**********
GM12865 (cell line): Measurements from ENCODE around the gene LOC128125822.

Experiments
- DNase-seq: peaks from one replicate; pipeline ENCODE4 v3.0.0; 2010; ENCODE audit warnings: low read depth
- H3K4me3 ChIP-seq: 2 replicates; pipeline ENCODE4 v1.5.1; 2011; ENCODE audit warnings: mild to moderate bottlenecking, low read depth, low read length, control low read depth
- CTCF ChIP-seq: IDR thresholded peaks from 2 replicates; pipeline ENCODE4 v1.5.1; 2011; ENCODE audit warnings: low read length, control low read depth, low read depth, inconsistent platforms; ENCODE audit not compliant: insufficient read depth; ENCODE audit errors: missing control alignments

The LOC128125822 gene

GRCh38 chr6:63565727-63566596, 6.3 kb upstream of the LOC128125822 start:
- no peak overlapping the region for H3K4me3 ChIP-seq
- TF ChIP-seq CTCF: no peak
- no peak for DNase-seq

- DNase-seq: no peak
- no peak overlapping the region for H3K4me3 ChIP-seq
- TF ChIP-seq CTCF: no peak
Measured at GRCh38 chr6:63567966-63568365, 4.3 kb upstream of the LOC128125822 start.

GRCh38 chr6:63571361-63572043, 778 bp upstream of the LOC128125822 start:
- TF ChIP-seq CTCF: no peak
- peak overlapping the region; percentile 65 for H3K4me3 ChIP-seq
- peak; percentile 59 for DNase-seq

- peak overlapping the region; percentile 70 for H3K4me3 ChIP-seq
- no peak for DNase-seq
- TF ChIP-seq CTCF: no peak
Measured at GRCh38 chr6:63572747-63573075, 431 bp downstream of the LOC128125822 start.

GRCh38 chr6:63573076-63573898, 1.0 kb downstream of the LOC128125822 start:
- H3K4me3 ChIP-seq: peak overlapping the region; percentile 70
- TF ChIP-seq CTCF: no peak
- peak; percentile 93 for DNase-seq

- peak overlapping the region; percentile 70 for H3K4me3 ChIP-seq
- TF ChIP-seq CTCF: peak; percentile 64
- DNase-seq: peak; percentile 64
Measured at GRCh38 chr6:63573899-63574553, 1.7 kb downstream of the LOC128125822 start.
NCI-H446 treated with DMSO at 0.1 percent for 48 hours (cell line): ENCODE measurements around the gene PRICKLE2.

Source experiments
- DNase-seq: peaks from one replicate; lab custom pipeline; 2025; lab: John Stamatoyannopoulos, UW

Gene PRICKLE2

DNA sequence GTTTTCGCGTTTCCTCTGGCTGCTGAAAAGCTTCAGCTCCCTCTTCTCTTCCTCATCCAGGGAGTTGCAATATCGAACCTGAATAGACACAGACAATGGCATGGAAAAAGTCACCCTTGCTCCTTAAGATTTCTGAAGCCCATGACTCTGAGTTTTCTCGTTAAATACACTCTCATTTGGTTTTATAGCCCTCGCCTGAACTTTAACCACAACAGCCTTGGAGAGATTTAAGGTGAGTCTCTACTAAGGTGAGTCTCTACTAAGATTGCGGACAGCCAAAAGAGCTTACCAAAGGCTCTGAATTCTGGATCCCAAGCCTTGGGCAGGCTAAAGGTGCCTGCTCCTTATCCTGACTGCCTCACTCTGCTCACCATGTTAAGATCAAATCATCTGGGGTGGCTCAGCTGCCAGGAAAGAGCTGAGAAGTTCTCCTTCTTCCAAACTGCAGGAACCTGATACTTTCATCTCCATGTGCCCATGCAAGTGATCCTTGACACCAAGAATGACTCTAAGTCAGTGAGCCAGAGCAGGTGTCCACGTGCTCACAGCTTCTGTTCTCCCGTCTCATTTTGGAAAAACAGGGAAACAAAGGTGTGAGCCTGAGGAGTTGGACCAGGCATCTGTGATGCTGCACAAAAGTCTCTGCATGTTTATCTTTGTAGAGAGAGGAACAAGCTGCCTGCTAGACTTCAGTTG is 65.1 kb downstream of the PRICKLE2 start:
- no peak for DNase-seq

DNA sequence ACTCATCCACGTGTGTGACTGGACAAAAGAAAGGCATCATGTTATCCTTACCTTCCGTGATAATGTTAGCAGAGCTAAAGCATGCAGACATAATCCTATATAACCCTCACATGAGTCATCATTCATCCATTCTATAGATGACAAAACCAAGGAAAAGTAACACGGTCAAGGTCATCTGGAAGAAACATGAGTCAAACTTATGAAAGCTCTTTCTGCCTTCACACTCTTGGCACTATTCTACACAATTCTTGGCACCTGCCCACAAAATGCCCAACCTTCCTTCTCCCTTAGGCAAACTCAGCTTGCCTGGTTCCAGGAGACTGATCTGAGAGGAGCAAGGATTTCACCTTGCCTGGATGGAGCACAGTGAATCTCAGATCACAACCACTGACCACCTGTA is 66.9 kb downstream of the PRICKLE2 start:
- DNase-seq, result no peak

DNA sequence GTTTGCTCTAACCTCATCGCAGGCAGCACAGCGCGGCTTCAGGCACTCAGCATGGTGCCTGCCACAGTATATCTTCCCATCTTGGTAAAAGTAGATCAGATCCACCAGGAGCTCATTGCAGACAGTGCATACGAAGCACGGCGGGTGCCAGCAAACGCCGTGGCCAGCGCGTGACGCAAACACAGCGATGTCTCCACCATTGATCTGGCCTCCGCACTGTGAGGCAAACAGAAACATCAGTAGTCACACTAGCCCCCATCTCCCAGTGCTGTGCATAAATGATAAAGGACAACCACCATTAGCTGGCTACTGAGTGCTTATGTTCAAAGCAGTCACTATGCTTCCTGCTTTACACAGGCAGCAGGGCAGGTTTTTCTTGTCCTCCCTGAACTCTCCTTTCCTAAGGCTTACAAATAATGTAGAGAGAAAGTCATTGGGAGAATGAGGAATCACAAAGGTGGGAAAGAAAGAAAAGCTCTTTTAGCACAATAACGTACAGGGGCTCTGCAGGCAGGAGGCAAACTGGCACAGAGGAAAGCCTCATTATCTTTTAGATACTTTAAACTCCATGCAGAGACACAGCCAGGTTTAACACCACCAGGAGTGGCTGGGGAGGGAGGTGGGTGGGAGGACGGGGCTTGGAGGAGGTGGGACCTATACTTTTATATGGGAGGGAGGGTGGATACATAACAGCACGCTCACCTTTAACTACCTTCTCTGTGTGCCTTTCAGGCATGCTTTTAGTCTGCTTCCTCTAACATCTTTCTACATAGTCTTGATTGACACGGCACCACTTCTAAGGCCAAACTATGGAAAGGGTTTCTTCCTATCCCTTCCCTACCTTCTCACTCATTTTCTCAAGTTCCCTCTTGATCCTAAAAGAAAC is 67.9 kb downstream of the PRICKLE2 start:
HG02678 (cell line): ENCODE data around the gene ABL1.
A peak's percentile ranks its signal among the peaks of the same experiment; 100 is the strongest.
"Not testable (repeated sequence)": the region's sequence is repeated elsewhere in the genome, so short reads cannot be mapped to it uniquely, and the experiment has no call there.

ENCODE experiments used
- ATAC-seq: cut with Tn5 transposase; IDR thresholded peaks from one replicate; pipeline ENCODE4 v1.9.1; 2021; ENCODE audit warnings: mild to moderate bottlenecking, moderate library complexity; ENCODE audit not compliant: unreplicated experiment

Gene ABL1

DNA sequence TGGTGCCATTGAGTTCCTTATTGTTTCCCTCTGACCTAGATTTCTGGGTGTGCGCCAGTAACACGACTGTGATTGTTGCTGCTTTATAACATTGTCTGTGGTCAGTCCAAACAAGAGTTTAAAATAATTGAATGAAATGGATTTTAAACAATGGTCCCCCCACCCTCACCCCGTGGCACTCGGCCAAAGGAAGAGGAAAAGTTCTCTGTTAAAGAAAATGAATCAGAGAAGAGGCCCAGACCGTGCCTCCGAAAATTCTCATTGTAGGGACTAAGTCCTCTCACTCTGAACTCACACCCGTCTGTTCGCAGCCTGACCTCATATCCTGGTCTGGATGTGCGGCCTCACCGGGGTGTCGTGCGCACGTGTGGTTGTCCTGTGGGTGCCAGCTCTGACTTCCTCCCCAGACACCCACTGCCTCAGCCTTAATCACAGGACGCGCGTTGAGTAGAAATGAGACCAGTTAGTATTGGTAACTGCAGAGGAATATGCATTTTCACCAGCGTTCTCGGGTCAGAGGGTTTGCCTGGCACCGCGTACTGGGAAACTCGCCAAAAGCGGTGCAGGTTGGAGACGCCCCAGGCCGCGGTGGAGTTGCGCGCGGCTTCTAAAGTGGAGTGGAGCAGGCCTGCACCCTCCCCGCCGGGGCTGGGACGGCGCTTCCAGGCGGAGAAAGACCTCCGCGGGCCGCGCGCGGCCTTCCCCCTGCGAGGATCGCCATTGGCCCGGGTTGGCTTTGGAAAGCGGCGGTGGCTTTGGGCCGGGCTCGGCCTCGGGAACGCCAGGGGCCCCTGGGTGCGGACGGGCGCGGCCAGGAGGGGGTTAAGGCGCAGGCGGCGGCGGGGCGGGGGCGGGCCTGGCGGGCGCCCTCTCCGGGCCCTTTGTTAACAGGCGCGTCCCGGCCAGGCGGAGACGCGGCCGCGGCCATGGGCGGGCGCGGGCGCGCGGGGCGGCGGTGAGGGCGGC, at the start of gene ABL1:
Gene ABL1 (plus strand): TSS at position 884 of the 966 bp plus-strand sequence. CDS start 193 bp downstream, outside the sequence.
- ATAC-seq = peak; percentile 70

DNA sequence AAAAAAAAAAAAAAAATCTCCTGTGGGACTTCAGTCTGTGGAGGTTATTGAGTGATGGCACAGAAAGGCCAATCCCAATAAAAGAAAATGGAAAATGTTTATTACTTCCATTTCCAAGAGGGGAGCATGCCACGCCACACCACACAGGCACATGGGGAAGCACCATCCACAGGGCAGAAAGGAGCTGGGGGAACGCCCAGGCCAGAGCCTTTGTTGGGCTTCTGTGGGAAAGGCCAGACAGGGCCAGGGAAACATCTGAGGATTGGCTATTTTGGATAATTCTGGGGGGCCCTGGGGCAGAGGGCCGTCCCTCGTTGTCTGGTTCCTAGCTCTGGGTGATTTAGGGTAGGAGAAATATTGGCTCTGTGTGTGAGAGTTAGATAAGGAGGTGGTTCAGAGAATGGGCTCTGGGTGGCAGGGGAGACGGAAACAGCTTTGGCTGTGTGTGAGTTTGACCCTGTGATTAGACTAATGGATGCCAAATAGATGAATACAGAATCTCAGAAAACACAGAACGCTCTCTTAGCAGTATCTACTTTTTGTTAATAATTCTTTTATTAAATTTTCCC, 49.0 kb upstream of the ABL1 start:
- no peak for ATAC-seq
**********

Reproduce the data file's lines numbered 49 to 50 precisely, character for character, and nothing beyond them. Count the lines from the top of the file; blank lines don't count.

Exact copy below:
DNA sequence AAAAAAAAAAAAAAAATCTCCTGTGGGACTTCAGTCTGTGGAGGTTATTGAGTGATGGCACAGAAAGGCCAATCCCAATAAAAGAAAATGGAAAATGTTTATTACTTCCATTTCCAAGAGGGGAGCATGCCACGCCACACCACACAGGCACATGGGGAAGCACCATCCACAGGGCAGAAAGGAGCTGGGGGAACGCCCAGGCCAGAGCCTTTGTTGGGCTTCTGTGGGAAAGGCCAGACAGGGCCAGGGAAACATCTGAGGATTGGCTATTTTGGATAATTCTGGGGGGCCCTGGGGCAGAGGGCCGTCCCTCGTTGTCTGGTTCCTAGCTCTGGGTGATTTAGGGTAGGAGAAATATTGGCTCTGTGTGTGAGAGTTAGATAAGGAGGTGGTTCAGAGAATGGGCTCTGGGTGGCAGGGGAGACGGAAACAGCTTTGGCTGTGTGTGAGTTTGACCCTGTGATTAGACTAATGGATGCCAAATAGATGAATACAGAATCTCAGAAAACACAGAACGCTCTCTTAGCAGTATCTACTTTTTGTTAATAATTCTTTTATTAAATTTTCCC, 49.0 kb upstream of the ABL1 start:
- no peak for ATAC-seq